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Whipped or light butter in baking

whipped buttersWhen it comes to recipes, it is usually best to match the ingredient list as closely as possible. Use large eggs, when a recipe calls for them. Use buttermilk, rather than a substitute if you can. You’ll usually get the best flavor and the most accurate results this way.

The biggest temptation – these days, it seems – is to substitute lower fat ingredients in place of their full-fat counterparts in the name of health. Low fat or skim milk in place of whole milk doesn’t have that much of an impact on a finished cake, since it really only reduces that fat content slightly. Most of the fat comes from butter (or oil) and products like “light butter” and “whipped butter,” both of which appeal to consumers as spreads for toast and bread, seem like tempting substitutes for the real deal.

The problem with whipped and light butters is that they’re not going to give you the results you want. Real butter is 80% milk fat and 20% water. This ratio is crucial to producing tender cakes and cookies, as well as flaky pie crusts and pastries. Whipped butter is made by creating air pockets in standard butter (this makes it easier to spread) and can be up to 1/3 air. If you try and substitute this product, you’ll end up with far less butter than you should – and a less tender, less buttery product. “Light” butter generally has more water and/or fillers added to it to replace butterfat. This is a poor substitute for real butter because recipes don’t account for fillers and the extra water (and other ingredients, for that matter) is not going to contribute to a perfectly textured product.

Use the real thing and take smaller bites, if you’re wanting to cut back on the fat content in some of your baked goods, or look up a recipe that is lower in fat to begin with. If you want to try the substitutes, be aware that they’re not really going to be comparable to the same recipe made with real, full-fat butter.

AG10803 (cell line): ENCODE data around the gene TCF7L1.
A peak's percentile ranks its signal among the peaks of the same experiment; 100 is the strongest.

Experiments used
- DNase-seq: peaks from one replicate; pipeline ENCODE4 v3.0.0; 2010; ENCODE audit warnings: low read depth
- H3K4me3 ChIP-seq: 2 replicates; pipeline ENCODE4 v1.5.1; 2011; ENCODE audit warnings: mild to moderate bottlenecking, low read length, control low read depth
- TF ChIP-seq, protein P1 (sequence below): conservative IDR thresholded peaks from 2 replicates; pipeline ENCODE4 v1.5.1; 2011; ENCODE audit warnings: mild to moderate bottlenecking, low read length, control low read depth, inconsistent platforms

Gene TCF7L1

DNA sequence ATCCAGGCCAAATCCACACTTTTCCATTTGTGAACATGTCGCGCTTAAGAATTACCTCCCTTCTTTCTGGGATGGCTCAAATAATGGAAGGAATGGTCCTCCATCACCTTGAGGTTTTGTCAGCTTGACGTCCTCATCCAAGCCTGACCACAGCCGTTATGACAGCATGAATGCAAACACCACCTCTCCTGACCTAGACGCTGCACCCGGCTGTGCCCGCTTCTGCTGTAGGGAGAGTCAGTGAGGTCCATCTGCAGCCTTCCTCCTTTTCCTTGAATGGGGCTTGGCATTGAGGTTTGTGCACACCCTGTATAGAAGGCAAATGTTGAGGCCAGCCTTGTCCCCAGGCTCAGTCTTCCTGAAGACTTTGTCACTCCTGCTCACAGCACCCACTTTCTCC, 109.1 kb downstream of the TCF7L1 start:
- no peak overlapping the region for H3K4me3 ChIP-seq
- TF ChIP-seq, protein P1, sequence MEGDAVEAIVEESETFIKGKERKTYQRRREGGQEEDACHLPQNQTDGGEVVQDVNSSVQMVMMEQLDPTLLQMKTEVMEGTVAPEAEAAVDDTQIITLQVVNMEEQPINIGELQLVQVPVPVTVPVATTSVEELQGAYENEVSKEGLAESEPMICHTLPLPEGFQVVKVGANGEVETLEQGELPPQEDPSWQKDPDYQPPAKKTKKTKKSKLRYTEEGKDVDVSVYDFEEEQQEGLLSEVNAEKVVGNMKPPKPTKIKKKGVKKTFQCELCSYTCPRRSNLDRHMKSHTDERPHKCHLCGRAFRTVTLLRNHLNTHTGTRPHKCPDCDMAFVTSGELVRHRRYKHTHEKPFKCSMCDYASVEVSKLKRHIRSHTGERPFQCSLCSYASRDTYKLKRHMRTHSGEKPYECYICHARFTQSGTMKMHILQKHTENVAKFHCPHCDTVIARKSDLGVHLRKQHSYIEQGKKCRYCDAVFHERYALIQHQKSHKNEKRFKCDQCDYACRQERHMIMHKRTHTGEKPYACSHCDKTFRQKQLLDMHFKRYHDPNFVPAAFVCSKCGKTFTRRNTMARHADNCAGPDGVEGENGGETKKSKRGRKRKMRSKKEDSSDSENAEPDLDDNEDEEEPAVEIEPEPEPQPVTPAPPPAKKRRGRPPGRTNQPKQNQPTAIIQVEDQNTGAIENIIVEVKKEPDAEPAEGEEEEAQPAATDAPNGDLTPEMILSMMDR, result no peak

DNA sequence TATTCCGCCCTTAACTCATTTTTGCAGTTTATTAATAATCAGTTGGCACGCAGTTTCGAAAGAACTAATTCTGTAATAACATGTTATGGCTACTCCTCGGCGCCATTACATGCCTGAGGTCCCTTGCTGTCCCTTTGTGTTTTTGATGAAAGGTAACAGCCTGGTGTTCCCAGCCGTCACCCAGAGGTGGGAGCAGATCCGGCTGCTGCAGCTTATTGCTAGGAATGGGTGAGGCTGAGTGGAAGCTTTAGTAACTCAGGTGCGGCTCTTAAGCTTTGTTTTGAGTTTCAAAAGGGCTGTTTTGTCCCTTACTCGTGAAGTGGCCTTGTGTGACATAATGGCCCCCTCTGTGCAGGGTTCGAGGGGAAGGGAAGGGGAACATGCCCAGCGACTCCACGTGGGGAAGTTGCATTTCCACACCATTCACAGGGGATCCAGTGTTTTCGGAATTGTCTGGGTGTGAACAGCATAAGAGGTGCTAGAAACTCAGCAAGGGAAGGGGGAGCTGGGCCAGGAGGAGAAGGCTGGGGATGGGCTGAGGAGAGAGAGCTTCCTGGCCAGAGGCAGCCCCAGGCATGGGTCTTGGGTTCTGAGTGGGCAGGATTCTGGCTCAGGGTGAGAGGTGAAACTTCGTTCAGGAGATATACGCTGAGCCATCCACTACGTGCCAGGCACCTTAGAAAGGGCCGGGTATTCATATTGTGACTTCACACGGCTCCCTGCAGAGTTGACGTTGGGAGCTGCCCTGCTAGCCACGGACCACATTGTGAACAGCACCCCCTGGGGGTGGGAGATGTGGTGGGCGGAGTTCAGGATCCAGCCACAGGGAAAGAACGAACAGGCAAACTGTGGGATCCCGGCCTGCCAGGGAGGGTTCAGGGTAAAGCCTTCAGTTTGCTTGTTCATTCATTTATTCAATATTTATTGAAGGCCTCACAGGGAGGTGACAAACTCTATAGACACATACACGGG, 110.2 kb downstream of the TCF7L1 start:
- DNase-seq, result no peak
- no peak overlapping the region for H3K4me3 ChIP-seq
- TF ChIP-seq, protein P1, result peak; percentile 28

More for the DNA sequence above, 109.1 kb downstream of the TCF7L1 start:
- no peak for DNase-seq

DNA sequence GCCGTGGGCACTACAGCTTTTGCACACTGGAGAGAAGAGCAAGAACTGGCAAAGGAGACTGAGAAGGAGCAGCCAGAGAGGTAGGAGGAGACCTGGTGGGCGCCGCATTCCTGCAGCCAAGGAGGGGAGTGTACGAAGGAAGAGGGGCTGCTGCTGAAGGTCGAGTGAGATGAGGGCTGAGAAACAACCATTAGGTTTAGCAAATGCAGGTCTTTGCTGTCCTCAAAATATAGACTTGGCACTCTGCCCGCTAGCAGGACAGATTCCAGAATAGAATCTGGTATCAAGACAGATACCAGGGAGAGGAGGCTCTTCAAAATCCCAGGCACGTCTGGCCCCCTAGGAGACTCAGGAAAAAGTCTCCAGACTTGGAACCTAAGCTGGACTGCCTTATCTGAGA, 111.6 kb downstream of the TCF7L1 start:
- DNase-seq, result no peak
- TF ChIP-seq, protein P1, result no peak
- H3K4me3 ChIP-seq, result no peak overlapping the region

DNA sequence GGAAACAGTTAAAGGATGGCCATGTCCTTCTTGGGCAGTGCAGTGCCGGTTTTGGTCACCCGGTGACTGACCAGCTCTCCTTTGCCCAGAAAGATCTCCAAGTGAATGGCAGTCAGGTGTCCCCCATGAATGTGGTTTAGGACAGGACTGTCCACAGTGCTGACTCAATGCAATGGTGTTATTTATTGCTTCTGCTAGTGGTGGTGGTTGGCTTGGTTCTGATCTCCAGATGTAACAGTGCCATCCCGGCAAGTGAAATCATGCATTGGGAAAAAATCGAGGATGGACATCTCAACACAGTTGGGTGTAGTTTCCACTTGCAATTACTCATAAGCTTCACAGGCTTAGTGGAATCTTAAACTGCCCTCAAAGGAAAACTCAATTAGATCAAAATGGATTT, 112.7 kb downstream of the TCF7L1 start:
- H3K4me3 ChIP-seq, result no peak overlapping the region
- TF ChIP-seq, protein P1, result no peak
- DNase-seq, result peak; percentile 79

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3 Comments
  • brak
    April 4, 2008

    I can recommend a really good product for baking–Earth Balance non-hydrogenated natural buttery spread. It’s mostly organic, non-gmo, vegan, non-dairy, 100 calories per tbsp, 11 g fat…they have a web site on the container: http://www.earthbalance.net

    I’ve used this as a substitute for butter in recipes and it works great. I’ve made awesome shortbread cookies, banana breads, cakes, pie crusts, biscuits, gravies, it creams well in recipes, I’ve made all sorts of things with this product. It tastes very buttery and doesn’t have bad ingredients.

  • Amy
    April 6, 2008

    I agree, but will say I tried using Smart Balance in place of real butter to make a batch of chocolate chip cookies this weekend in an effort to cut out the cholesterol. It’s the best recipe I’ve ever used and have been using it for about 3 years. I thought the Smart Balance would make the cookies spread too much when baking but they didn’t and the cookies were really delicious.

  • rcgfak stbnq
    April 7, 2008

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